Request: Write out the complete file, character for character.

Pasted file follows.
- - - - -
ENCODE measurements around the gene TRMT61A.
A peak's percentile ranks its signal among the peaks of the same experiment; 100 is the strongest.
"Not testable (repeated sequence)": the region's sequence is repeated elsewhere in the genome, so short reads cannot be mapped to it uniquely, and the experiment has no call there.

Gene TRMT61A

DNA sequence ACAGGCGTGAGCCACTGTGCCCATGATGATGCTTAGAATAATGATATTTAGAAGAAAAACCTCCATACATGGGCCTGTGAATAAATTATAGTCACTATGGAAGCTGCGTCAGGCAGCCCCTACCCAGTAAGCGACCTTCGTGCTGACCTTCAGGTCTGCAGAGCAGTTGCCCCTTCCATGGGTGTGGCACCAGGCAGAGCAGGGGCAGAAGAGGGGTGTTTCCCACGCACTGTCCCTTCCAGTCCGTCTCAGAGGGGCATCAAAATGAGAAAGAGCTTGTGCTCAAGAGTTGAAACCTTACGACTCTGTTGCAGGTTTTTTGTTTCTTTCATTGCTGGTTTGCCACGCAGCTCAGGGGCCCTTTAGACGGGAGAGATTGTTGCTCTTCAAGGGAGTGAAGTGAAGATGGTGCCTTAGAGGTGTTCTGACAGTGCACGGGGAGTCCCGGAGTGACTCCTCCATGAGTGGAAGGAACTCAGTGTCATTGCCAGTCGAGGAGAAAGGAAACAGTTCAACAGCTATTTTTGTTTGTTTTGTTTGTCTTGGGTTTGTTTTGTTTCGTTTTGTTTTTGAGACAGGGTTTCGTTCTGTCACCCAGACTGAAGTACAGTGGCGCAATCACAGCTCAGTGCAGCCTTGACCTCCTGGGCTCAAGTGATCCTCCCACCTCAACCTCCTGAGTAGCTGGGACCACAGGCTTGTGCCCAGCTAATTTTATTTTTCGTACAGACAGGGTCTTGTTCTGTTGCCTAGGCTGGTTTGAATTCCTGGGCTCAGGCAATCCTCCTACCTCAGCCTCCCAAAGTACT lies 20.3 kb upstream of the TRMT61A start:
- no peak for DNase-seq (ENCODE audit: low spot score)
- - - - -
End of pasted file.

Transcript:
ENCODE measurements around the gene TRMT61A.
A peak's percentile ranks its signal among the peaks of the same experiment; 100 is the strongest.
"Not testable (repeated sequence)": the region's sequence is repeated elsewhere in the genome, so short reads cannot be mapped to it uniquely, and the experiment has no call there.

Gene TRMT61A

DNA sequence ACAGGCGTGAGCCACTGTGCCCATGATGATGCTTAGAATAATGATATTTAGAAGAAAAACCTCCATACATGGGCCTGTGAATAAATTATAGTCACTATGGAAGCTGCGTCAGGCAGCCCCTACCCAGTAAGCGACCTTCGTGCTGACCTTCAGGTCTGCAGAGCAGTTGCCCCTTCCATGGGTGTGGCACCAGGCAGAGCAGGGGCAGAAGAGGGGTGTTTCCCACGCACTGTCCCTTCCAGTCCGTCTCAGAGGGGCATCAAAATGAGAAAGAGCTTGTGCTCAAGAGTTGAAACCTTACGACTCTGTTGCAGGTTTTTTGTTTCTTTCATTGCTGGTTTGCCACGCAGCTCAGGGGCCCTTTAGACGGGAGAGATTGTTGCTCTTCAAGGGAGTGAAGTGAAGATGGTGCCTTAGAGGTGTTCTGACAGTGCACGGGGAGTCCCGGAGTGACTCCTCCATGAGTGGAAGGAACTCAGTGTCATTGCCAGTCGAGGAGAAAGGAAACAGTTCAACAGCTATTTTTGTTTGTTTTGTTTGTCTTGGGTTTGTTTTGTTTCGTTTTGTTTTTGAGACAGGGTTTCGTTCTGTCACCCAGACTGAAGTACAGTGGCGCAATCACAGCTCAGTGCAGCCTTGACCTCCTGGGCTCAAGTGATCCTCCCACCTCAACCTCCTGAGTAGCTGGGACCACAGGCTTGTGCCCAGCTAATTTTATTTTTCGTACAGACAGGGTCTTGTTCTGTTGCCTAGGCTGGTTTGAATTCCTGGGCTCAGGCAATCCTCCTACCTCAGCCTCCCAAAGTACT lies 20.3 kb upstream of the TRMT61A start:
- no peak for DNase-seq (ENCODE audit: low spot score)